Strug­gling Red­skins face im­proved Rams on Sun­day.

Cousins needs to es­tab­lish rhythm

The Washington Times Daily - - FRONT PAGE - BY NORA PRINCIOTTI

ASH­BURN | When the 2017 sched­ule was re­leased, the Red­skins’ Week 2 matchup against the Los An­ge­les Rams seemed like one of the eas­ier games to pen­cil in as a win.

Not any­more.

The Red­skins strug­gled out of the gate last Sun­day, while the Rams tram­pled the Scott Tolzien­led Colts 46-9. Yes, the Colts are bad, but the Rams were too last year. The blowout shows im­prove­ment, and Los An­ge­les is now fa­vored to win at home.

With tough games against the Raiders at home and the Chiefs in Kansas City com­ing in Weeks 3 and 4, the Red­skins need a win Sun­day. Lose, and they’ll be in a 0-2 hole with games against two of the NFL’s best teams com­ing be­fore the bye. Here’s a look at sev­eral crit­i­cal el­e­ments that will likely de­cide who wins and loses.

When the Red­skins have the ball

On of­fense, the most im­por­tant thing for Wash­ing­ton and Kirk Cousins to do will be to es­tab­lish a rhythm. Cousins made good throws in spots against the Ea­gles, but looked un­com­fort­able and strug­gled to get the easy com­ple­tions that made him one of the most ef­fi­cient quarterbacks in foot­ball last year.

Things won’t get any less pres­sure-based against Wade Phillips’ de­fense, es­pe­cially with de­fen­sive tackle Aaron Don­ald ex­pected to play for the first time this year and with de­fen­sive end/out­side line­backer Robert Quinn’s snap count likely to in­crease from the 50 per­cent he played against the Colts.

Cousins will need bet­ter pro­tec­tion — the four sacks he took on Sun­day was the same amount Los An­ge­les got against Tolzien — but he’ll also need to get the ball out quickly and have his re­ceivers in

the right spots for in­cre­men­tal, chain-mov­ing gains. Jami­son Crow­der (14 yards against the Ea­gles), Jor­dan Reed (36) and Vernon Davis (zero) should have space to work un­der­neath, where Phillips usu­ally has his lineback­ers play man-to-man. The Red­skins can get fa­vor­able matchups against lineback­ers Alec Ogle­tree and Mark Bar­ron 1-on-1, and will need to take ad­van­tage.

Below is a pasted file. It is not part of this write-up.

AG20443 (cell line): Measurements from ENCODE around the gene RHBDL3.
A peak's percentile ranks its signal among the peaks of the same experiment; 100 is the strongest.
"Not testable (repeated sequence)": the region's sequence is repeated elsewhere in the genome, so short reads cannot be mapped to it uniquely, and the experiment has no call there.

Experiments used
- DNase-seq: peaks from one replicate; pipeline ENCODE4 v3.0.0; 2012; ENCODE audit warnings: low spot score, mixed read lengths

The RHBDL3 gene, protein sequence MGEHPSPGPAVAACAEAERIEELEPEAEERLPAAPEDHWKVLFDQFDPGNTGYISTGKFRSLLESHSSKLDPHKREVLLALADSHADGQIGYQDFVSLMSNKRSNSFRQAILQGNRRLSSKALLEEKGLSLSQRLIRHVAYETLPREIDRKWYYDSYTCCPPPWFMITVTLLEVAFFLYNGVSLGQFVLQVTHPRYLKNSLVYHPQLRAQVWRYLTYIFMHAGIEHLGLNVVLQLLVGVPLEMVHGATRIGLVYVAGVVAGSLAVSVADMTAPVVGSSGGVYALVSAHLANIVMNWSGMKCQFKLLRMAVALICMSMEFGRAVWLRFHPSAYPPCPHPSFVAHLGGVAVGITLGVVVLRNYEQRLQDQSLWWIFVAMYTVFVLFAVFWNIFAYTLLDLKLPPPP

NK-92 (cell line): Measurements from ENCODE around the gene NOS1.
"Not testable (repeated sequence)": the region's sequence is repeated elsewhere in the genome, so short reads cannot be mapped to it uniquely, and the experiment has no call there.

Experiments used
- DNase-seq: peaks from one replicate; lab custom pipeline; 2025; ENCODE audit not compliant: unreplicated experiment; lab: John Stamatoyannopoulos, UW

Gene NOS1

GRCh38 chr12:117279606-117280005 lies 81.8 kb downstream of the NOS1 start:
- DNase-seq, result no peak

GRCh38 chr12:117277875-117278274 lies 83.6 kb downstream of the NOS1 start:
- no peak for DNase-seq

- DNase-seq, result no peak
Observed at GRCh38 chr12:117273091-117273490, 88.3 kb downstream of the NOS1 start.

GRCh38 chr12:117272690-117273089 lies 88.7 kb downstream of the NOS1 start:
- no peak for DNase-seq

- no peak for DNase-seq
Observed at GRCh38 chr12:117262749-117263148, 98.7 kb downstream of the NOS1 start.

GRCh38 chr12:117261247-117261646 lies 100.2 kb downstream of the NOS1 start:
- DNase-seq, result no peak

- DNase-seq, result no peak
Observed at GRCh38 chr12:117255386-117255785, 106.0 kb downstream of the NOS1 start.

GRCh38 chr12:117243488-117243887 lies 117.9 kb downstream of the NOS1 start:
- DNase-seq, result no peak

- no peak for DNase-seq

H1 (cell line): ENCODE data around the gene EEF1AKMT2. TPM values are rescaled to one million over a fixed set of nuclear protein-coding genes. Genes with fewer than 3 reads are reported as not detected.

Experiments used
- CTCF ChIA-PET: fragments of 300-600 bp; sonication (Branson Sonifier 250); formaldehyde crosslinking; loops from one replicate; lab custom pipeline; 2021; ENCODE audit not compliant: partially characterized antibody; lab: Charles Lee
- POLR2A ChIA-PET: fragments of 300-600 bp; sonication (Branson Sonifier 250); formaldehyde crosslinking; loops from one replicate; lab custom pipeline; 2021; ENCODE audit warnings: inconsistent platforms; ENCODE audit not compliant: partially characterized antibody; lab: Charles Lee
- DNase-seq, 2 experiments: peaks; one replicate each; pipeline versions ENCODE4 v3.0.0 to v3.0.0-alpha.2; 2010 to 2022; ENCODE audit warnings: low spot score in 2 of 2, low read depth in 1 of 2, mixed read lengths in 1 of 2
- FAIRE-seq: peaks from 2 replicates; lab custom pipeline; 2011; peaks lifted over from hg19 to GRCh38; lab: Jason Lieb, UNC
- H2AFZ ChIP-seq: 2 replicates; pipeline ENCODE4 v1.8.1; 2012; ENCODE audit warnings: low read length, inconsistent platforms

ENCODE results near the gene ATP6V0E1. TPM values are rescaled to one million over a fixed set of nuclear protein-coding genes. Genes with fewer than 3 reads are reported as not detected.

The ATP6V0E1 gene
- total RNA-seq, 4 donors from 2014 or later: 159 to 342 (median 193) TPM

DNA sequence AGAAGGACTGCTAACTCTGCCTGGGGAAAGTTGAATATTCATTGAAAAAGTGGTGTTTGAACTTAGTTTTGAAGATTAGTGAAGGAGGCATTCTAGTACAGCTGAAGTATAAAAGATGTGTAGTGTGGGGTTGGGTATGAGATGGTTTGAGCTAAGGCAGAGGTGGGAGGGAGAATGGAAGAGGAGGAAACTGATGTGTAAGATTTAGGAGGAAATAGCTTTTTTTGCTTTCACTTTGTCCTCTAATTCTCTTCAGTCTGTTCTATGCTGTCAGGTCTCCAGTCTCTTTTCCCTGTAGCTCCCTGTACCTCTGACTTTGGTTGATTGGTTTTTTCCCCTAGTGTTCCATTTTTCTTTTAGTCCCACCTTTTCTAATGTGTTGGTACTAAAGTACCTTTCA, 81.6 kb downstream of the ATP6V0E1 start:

“You can de­sign plays all you want for a per­son, but they can dou­ble them or they can roll to him or they can have zone cov­er­age un­der­neath him and some­body be­hind him,” coach Jay Gru­den said. “It’s not al­ways that easy just to throw a ball to one guy. So you try to move him around and get him in dif­fer­ent spots. Like Jor­dan [Reed], you try to play him in the slot, you try to play him out­side, and you try to play him in the core. And then Jami­son [Crow­der], you try to play him in­side, out­side, and you try to play him in the core.”

The Red­skins also need to — say it with me — recom­mit to the run game. If the Rams’ de­fen­sive front is go­ing to be pre­vented from tee­ing off on Cousins, Wash­ing­ton needs to stay multi-di­men­sional.

When the Rams have the ball

The Red­skins can down­play the role fa­mil­iar­ity with Sean McVay will play in Sun­day’s game, but one thing is cer­tain: They know he’ll pass the ball. Rams quar­ter­back Jared Goff was 21-for-29 with a ca­reer-high 306 yards against the Colts. Goff looked bet­ter than he did at any point his rookie sea­son, and dis­trib­uted the ball ef­fec­tively with four pass-catch­ers over 50 yards.

Wash­ing­ton will have to de­cide what to do against Sammy Watkins, while also con­tain­ing Robert Woods, big slot re­ceiver Cooper Kupp and the Rams’ tight ends. Slot cor­ner­back Ken­dall Fuller had a good game Sun­day, but Kupp’s size and strength will be chal­leng­ing. Against Watkins, the Red­skins could have Josh Nor­man shadow him, or keep Nor­man on the left side like they did against the Ea­gles. A good start to the sea­son for Bashaud Bree­land may make that de­ci­sion a bit eas­ier, but the di­verse at­tack LA put on the field in Week 1 presents chal­lenges.

Jonathan Allen, Ryan Ker­ri­gan and Pre­ston Smith all had good games against the Ea­gles, and those dis­rup­tive play­ers in Wash­ing­ton’s front-seven should be able to win against the Rams of­fen­sive line and pres­sure Goff, which the Colts de­fense couldn’t do.

When Goff isn’t throw­ing, LA has a high-end weapon on the ground in Todd Gur­ley. Gur­ley’s ef­fec­tive in the re­ceiv­ing game, where he gained 56 yards against the Colts, but he’s still one of the most dy­namic run­ning backs in the game with the ball in his hands.

“A big threat,” de­fen­sive co­or­di­na­tor Greg Manusky said Thurs­day.

The Red­skins did well con­tain­ing the Ea­gles’ run game, but Gur­ley presents a dif­fer­ent chal­lenge.

“We made some plays,” Manusky said. “I mean, Ryan [Ker­ri­gan] made a cou­ple of plays, Zach [Brown] made a cou­ple of plays in­side, [Jonathan] Allen made a cou­ple of plays. They’re do­ing a good job of mak­ing sure we make them a lit­tle bit one-di­men­sional and they started throw­ing the ball.”

AS­SO­CI­ATED PRESS

Los An­ge­les Rams quar­ter­back Jared Goff threw a ca­reer-high 306 yards against the In­di­anapo­lis Colts last Sun­day.

RED­SKINS AT RAMS Sun­day: 4:25 p.m. TV: Fox wash­ing­ton­times.com /sports

AS­SO­CI­ATED PRESS

Wash­ing­ton Red­skins de­fen­sive end Jonathan Allen should be able to pres­sure Los An­ge­les Rams quar­ter­back Jared Goff on Sun­day.

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